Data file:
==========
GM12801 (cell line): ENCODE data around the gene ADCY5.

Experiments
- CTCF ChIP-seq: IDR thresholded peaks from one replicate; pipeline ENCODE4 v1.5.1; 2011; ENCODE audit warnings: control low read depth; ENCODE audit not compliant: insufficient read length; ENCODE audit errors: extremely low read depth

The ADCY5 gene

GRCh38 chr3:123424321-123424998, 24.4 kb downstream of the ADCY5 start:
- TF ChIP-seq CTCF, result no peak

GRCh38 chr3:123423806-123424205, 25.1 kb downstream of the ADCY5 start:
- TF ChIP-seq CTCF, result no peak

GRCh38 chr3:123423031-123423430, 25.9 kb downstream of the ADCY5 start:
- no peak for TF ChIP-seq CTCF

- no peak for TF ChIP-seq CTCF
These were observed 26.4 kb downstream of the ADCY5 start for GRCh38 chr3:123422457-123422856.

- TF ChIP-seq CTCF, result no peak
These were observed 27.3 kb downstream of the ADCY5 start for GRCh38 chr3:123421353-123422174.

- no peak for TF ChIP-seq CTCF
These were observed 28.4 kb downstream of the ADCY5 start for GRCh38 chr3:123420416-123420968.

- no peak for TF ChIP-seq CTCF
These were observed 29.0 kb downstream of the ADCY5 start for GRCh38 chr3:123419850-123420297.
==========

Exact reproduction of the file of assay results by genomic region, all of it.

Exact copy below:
GM12801 (cell line): ENCODE data around the gene ADCY5.

Experiments
- CTCF ChIP-seq: IDR thresholded peaks from one replicate; pipeline ENCODE4 v1.5.1; 2011; ENCODE audit warnings: control low read depth; ENCODE audit not compliant: insufficient read length; ENCODE audit errors: extremely low read depth

The ADCY5 gene

GRCh38 chr3:123424321-123424998, 24.4 kb downstream of the ADCY5 start:
- TF ChIP-seq CTCF, result no peak

GRCh38 chr3:123423806-123424205, 25.1 kb downstream of the ADCY5 start:
- TF ChIP-seq CTCF, result no peak

GRCh38 chr3:123423031-123423430, 25.9 kb downstream of the ADCY5 start:
- no peak for TF ChIP-seq CTCF

- no peak for TF ChIP-seq CTCF
These were observed 26.4 kb downstream of the ADCY5 start for GRCh38 chr3:123422457-123422856.

- TF ChIP-seq CTCF, result no peak
These were observed 27.3 kb downstream of the ADCY5 start for GRCh38 chr3:123421353-123422174.

- no peak for TF ChIP-seq CTCF
These were observed 28.4 kb downstream of the ADCY5 start for GRCh38 chr3:123420416-123420968.

- no peak for TF ChIP-seq CTCF
These were observed 29.0 kb downstream of the ADCY5 start for GRCh38 chr3:123419850-123420297.